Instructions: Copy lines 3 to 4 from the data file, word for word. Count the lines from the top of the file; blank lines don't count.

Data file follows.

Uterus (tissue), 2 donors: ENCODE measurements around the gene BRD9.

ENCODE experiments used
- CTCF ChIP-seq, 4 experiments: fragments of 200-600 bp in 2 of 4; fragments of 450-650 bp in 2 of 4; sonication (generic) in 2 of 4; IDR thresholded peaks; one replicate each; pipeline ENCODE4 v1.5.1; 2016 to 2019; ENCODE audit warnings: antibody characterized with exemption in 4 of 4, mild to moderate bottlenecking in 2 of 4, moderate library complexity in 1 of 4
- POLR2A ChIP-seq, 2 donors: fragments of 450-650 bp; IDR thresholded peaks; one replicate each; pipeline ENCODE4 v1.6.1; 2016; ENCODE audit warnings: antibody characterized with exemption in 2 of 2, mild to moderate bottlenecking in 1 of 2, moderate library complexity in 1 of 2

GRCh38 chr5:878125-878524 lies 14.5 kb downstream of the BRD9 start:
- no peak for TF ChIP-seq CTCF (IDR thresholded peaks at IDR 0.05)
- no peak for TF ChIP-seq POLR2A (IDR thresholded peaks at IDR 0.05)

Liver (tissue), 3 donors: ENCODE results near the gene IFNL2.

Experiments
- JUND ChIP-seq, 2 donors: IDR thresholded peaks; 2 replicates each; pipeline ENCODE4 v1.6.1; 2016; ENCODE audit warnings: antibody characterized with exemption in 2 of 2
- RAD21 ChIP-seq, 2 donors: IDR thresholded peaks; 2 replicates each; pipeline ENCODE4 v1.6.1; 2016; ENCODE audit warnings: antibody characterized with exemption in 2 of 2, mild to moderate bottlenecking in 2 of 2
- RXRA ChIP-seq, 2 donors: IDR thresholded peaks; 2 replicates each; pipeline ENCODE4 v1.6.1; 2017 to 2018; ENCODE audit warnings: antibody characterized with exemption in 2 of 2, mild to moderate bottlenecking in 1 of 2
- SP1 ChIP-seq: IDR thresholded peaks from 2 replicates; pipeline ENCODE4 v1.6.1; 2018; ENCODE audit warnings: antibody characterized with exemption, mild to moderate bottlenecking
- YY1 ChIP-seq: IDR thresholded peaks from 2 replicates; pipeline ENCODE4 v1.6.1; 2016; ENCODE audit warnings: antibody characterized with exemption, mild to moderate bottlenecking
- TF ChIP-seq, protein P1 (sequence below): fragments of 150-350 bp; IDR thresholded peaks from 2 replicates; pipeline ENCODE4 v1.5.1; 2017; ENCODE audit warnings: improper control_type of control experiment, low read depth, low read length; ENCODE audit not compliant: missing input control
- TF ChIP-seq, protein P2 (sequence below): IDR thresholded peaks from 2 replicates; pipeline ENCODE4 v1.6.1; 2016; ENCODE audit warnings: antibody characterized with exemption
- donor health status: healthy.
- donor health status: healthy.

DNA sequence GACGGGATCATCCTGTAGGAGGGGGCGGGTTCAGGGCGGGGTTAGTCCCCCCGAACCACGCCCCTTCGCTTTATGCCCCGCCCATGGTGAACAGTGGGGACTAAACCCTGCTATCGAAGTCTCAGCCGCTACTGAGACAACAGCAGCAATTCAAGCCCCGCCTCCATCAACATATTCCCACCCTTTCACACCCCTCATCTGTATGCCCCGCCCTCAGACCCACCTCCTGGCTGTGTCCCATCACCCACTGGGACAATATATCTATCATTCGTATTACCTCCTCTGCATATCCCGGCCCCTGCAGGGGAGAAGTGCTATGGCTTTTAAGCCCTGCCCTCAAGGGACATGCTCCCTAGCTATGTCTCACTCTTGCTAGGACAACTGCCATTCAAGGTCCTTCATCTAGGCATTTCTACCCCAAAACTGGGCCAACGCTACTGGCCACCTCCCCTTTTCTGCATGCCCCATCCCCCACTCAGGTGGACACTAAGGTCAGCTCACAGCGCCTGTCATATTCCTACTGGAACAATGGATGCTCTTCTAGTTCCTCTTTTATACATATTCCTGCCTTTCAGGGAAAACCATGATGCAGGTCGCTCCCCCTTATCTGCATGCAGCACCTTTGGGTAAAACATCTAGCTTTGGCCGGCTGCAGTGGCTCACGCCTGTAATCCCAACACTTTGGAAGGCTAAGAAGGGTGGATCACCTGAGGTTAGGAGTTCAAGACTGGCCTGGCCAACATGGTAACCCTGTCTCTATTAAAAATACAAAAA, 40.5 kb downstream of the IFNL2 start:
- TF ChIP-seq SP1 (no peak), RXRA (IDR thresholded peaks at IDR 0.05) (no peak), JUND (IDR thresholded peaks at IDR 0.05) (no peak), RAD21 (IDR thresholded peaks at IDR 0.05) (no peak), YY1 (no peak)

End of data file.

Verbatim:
- CTCF ChIP-seq, 4 experiments: fragments of 200-600 bp in 2 of 4; fragments of 450-650 bp in 2 of 4; sonication (generic) in 2 of 4; IDR thresholded peaks; one replicate each; pipeline ENCODE4 v1.5.1; 2016 to 2019; ENCODE audit warnings: antibody characterized with exemption in 4 of 4, mild to moderate bottlenecking in 2 of 4, moderate library complexity in 1 of 4
- POLR2A ChIP-seq, 2 donors: fragments of 450-650 bp; IDR thresholded peaks; one replicate each; pipeline ENCODE4 v1.6.1; 2016; ENCODE audit warnings: antibody characterized with exemption in 2 of 2, mild to moderate bottlenecking in 1 of 2, moderate library complexity in 1 of 2